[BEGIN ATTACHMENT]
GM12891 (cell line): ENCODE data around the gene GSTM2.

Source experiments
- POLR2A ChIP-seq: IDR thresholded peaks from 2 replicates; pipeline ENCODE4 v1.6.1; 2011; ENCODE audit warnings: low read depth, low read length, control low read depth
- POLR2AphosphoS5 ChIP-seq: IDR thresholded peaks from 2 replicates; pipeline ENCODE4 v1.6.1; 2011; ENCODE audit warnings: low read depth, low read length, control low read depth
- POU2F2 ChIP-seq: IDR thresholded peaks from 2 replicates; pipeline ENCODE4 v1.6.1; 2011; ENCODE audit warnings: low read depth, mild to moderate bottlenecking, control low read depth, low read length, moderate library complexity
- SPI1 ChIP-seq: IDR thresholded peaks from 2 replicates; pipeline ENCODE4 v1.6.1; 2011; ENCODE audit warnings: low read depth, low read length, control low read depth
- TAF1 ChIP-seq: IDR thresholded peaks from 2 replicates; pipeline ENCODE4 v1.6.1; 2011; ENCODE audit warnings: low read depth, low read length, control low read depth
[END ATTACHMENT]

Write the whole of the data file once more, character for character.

GM12891 (cell line): ENCODE data around the gene GSTM2.

Source experiments
- POLR2A ChIP-seq: IDR thresholded peaks from 2 replicates; pipeline ENCODE4 v1.6.1; 2011; ENCODE audit warnings: low read depth, low read length, control low read depth
- POLR2AphosphoS5 ChIP-seq: IDR thresholded peaks from 2 replicates; pipeline ENCODE4 v1.6.1; 2011; ENCODE audit warnings: low read depth, low read length, control low read depth
- POU2F2 ChIP-seq: IDR thresholded peaks from 2 replicates; pipeline ENCODE4 v1.6.1; 2011; ENCODE audit warnings: low read depth, mild to moderate bottlenecking, control low read depth, low read length, moderate library complexity
- SPI1 ChIP-seq: IDR thresholded peaks from 2 replicates; pipeline ENCODE4 v1.6.1; 2011; ENCODE audit warnings: low read depth, low read length, control low read depth
- TAF1 ChIP-seq: IDR thresholded peaks from 2 replicates; pipeline ENCODE4 v1.6.1; 2011; ENCODE audit warnings: low read depth, low read length, control low read depth